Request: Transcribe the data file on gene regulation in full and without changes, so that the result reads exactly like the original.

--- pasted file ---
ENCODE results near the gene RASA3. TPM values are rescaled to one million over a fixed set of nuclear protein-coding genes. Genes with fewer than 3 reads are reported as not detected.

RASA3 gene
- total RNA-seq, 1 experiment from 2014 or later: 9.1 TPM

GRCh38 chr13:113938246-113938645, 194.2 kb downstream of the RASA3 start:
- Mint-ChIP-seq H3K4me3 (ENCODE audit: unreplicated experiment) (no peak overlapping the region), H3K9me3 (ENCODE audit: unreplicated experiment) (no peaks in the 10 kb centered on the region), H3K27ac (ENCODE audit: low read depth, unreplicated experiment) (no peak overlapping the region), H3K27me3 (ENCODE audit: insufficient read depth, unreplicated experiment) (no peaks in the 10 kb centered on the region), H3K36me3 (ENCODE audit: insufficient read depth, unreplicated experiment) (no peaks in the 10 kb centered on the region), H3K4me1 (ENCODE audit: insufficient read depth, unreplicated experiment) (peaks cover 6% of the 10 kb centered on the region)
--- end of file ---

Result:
ENCODE results near the gene RASA3. TPM values are rescaled to one million over a fixed set of nuclear protein-coding genes. Genes with fewer than 3 reads are reported as not detected.

RASA3 gene
- total RNA-seq, 1 experiment from 2014 or later: 9.1 TPM

GRCh38 chr13:113938246-113938645, 194.2 kb downstream of the RASA3 start:
- Mint-ChIP-seq H3K4me3 (ENCODE audit: unreplicated experiment) (no peak overlapping the region), H3K9me3 (ENCODE audit: unreplicated experiment) (no peaks in the 10 kb centered on the region), H3K27ac (ENCODE audit: low read depth, unreplicated experiment) (no peak overlapping the region), H3K27me3 (ENCODE audit: insufficient read depth, unreplicated experiment) (no peaks in the 10 kb centered on the region), H3K36me3 (ENCODE audit: insufficient read depth, unreplicated experiment) (no peaks in the 10 kb centered on the region), H3K4me1 (ENCODE audit: insufficient read depth, unreplicated experiment) (peaks cover 6% of the 10 kb centered on the region)